New research on patients’ experiences of health services and how these relate to their expectations and satisfaction, published by the Journal of the Royal Society of Medicine, reveals that older people have higher expectations of their care and that they believe that their expectations are being met. The research questions prevailing stereotypes that characterise older patients as being satisfied with their care because their expectations are lower.
Patients visiting their GP and hospital outpatient departments were surveyed before and after their consultations. They were asked about their experiences of the physical environment, finding their way around, communication with the doctor, the content of the consultation, the information given and the outcome of the consultation.
Ann Bowling, leading a research team from the University of Southampton and the London School of Hygiene & Tropical Medicine, said that it is the ability of the NHS to meet patients’ expectations in respect of the emotional and human features of the consultation, together with the clinical outcome, that matter most to people.
“Whether patients’ expectations for healthcare were met determines how satisfied they will be with their consultations. We found that older patients’ expectations were higher than those of younger patients, and they were also more likely to believe that they were being met.”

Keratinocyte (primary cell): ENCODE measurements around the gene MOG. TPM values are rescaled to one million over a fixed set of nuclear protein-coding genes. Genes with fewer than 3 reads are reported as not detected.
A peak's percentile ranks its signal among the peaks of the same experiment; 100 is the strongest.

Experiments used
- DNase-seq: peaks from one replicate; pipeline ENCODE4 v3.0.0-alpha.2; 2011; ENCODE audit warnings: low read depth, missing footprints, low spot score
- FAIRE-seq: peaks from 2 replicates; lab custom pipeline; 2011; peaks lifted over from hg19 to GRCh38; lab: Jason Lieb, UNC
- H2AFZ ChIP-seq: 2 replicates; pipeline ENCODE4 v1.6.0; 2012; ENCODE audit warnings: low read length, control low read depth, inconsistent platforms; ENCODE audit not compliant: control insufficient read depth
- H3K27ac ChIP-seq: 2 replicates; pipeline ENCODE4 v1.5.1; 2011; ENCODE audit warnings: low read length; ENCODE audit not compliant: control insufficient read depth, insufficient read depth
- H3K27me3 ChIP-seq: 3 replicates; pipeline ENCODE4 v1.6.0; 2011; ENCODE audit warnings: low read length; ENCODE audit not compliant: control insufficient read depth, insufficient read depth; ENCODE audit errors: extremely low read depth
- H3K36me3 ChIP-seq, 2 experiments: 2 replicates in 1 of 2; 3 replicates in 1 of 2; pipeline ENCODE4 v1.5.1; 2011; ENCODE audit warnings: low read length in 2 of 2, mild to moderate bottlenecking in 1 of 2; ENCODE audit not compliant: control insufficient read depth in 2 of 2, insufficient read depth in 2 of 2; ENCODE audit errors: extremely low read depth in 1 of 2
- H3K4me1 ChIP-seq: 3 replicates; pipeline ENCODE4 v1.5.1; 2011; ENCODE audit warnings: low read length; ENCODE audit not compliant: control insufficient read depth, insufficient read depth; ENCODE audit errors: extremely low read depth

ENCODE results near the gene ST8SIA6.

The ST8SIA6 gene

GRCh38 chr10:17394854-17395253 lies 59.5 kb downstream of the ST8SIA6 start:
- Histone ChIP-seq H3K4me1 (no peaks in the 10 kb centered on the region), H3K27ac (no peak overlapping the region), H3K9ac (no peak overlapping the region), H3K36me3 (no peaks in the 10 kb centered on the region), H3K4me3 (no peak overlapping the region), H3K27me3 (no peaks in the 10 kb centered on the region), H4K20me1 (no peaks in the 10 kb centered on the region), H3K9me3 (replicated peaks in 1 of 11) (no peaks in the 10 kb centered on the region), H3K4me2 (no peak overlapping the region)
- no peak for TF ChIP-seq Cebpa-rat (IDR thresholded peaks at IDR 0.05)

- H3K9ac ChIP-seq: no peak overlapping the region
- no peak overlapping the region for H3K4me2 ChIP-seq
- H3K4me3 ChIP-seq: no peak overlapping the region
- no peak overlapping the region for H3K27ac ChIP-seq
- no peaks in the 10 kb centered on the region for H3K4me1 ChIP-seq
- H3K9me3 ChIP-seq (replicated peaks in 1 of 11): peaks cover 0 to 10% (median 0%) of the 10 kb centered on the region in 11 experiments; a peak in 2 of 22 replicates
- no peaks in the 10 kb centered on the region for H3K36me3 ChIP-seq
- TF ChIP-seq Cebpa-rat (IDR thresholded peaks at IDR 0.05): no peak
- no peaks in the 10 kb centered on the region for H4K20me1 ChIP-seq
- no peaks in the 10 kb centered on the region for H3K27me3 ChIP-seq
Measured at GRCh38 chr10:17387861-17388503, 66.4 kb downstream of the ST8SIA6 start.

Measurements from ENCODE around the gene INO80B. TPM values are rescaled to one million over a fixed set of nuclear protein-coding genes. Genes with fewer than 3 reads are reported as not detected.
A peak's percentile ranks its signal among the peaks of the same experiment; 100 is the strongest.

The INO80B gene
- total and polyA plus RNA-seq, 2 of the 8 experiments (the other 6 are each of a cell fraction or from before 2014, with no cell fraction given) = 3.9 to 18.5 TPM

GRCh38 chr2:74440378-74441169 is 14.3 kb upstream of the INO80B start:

The researchers also found that GPs’ patients were more likely than hospital patients overall to have higher expectations, and met expectations, for their healthcare.
The research, chiming with the finding that satisfaction with the NHS among the general public is now at an all-time high, has implications for health professionals, managers and politicians. “There is no room for complacency, given that the delivery of healthcare in England is undergoing profound and unprecedented change, with many services facing severe cuts,” said Bowling and colleagues. “It will be essential for those who are delivering care in the midst of organisational and, frequently, personal turbulence, to remain focused on what matters most for patients, which means most of all effective communication, adequate information and good outcomes.